Mr Speaker, I thank you for granting the question. The Justice Secretary may on reflection conclude that he could probably have earlier explained to the House, the limits to what can be disclosed at the present time because of the risk of prejudicing recall proceedings or a prosecution, which no one wants to do.
Such as explaining the law, the time frame for the parole proceedings and the procedure used, the grounds of recall in summary form.
And a commitment to disclose more information once the relevant parole or prosecution decisions have been taken in redacted form, if that is necessary to avoid revealing Mr Venables identity, could all help to avoid the frenzy of speculation that has inevitably arisen in this case.
He may agree with me that the fact that he and the Home Secretary have given comments to the media, which appear confusing and inconsistent can only undermine public confidence in the justice system on a matter of acute sensitivity.
Will he please in response at least cover each of these points now?
No-one needs reminding of the appalling circumstances of the murder of James Bulger. It shocked the country.
But the role of ministers is not to ebb and flow with media speculation, which is the impression that is being created.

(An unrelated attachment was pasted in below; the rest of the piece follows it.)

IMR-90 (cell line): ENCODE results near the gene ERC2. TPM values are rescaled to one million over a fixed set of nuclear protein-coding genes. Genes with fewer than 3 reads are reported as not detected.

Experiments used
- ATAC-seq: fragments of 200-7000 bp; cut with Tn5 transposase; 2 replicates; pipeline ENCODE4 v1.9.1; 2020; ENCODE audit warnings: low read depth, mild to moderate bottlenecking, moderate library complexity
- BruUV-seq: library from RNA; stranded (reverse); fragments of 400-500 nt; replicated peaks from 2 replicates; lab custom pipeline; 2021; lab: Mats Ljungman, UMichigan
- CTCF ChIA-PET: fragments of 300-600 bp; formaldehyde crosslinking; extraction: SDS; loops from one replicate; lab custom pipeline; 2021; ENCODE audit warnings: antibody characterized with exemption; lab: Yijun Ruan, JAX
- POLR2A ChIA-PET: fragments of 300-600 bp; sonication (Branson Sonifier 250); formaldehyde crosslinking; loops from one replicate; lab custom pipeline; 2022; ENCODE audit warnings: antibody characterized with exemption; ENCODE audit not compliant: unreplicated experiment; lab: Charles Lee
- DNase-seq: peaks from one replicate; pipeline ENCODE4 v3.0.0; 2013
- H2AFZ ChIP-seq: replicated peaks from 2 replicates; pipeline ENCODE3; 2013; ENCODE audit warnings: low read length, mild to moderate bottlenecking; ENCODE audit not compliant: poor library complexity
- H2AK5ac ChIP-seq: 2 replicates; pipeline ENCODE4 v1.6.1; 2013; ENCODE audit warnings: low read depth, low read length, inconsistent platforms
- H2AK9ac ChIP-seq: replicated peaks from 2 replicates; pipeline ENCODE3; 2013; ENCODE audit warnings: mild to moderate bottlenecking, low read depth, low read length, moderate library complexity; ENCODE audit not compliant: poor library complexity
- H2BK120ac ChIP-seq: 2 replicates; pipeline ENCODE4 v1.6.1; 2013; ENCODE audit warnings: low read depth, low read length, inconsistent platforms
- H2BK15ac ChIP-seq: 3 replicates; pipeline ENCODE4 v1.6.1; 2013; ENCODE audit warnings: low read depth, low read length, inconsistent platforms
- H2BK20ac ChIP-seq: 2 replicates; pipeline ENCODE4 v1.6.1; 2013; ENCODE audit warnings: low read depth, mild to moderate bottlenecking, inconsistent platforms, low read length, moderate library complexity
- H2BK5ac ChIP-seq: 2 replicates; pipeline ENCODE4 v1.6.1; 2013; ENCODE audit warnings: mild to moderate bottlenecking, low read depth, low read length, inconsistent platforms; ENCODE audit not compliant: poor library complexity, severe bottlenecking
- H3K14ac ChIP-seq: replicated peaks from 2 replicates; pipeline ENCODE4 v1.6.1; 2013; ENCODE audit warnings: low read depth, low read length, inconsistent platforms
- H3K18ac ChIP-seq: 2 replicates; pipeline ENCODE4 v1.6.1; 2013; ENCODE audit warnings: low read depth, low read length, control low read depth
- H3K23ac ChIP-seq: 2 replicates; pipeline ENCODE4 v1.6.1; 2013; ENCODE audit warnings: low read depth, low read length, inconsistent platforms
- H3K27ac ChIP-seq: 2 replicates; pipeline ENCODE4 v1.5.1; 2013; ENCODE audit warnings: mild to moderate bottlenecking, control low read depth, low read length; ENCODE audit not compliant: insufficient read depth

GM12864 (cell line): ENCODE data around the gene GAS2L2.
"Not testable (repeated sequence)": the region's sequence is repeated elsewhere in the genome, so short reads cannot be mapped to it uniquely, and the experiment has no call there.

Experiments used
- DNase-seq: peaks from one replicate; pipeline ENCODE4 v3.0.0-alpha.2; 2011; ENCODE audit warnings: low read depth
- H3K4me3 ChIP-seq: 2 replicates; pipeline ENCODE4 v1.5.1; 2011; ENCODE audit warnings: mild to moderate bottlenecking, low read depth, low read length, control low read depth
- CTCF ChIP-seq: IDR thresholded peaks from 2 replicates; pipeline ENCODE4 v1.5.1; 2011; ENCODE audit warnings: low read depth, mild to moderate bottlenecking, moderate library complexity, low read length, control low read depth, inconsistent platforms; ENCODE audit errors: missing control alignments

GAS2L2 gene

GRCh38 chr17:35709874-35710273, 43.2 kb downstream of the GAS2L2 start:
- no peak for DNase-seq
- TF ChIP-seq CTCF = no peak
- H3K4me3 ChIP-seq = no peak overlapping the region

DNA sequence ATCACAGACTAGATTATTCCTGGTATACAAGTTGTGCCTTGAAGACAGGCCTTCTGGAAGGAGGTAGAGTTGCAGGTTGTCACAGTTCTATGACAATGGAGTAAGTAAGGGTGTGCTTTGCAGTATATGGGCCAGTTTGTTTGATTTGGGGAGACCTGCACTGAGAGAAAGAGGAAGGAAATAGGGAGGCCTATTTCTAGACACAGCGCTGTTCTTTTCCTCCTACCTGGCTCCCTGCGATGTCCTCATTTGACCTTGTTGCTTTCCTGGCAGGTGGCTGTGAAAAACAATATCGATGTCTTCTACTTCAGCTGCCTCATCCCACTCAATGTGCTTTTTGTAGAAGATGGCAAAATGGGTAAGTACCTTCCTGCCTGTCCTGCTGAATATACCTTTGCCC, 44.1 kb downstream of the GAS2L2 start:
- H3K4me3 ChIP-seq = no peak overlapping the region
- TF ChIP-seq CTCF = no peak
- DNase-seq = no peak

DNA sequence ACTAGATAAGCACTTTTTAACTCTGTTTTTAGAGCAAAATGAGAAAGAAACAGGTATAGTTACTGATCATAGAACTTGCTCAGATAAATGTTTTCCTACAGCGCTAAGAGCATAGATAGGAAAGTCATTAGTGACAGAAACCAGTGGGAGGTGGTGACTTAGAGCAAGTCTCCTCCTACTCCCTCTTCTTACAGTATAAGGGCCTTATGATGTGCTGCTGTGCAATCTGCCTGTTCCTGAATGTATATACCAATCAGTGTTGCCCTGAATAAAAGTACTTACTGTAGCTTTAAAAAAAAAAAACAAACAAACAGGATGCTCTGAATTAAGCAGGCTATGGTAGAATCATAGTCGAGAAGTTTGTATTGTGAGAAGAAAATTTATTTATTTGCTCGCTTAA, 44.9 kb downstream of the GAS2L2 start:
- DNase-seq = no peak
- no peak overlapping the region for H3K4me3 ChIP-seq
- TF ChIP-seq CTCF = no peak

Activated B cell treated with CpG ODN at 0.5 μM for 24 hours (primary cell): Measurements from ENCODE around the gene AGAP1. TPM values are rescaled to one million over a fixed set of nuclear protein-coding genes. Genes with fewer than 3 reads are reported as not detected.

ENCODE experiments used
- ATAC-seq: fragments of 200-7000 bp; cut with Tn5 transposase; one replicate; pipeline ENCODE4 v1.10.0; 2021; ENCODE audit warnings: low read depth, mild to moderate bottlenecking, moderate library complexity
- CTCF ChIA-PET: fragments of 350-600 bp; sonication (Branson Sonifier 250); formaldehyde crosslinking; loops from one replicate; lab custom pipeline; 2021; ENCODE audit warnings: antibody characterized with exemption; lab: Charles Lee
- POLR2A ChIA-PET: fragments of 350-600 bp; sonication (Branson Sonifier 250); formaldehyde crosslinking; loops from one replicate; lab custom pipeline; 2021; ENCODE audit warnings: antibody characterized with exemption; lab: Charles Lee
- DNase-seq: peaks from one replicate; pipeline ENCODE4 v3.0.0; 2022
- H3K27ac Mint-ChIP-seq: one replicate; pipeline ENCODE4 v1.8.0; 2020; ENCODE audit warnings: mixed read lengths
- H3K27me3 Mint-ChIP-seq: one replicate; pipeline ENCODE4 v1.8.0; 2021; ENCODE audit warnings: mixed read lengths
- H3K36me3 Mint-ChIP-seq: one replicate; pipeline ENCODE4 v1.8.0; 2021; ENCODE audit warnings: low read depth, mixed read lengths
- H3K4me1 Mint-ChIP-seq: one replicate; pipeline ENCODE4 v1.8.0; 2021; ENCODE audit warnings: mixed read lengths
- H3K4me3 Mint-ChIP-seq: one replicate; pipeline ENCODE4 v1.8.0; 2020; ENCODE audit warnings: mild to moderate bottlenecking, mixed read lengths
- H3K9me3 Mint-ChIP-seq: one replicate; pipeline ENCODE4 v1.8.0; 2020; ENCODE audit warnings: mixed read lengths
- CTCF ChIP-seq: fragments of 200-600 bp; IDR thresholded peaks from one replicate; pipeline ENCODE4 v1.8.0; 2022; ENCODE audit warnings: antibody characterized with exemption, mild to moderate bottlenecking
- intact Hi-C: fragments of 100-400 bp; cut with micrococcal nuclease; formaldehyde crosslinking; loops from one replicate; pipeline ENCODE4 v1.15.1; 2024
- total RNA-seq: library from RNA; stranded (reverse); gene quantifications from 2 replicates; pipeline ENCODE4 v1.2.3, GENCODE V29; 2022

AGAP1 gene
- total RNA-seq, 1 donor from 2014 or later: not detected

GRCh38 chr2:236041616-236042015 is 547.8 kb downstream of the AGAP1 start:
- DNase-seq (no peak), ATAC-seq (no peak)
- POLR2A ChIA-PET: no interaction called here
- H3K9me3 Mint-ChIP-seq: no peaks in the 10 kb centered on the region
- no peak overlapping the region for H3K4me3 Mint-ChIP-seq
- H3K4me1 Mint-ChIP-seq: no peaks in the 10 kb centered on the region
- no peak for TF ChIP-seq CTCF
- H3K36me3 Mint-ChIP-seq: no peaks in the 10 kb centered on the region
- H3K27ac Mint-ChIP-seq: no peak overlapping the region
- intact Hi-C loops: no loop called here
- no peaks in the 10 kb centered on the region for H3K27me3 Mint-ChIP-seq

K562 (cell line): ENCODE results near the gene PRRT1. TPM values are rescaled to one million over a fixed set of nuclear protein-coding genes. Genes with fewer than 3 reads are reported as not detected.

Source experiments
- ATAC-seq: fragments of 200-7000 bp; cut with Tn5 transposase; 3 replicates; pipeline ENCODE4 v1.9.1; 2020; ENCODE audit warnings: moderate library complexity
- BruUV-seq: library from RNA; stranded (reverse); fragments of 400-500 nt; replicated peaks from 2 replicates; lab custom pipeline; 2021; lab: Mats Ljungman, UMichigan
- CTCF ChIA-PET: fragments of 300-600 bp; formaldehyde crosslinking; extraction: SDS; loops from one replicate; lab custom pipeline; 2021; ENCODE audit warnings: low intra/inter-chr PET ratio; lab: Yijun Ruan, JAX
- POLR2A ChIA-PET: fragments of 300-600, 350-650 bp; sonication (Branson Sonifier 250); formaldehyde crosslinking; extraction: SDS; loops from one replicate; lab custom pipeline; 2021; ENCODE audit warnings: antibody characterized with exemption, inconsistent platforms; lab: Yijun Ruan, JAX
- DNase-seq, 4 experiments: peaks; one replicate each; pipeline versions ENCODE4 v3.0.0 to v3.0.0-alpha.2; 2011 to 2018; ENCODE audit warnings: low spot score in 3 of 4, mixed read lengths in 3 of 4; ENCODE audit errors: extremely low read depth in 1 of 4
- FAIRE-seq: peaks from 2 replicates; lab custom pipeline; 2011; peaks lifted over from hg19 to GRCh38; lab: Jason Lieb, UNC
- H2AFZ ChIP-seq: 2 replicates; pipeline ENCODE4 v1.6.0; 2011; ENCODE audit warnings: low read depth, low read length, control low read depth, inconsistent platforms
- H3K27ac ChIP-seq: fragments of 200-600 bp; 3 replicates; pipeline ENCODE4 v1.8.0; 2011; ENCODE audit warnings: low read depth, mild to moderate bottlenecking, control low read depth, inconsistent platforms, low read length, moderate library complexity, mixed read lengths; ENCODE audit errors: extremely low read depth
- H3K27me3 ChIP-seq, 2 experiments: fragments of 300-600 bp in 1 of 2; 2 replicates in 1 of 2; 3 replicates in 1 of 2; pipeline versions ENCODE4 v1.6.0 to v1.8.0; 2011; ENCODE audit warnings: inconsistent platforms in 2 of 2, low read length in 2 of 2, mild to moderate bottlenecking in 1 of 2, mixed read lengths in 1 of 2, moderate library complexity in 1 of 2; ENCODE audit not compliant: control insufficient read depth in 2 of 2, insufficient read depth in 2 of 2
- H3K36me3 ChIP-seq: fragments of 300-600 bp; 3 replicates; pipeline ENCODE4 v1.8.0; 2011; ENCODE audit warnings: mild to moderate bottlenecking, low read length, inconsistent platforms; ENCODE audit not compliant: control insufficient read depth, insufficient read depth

Can the Justice Secretary now explain what licence conditions were placed on Mr Venables?
Can he make a commitment to report to the House, as soon as practical, on the action the probation service has taken in response to every reported breach of licence by Mr Venables since his release, so the public can be assured he was properly supervised? He will be aware that there is now public disquiet that this has not happened. He doubtless agrees with me that that is most undesirable.
Can the Justice Secretary also re-assure the House that the grounds for not saying more at this stage constitute a practical need to avoid identifying Mr Venables given his new identity and the possible requirements of a trial process rather than the broader, creeping, advance of privacy rights for criminals, which come at the expense of public transparency?
Does he, recognise how important it is for public confidence not only that justice is done, but also that it is seen to be done?
Mr Speaker. In discharging, what are often difficult ministerial responsibilities, the Justice Secretary is entitled to our understanding. But he needs to explain them to the House if he is to obtain its support.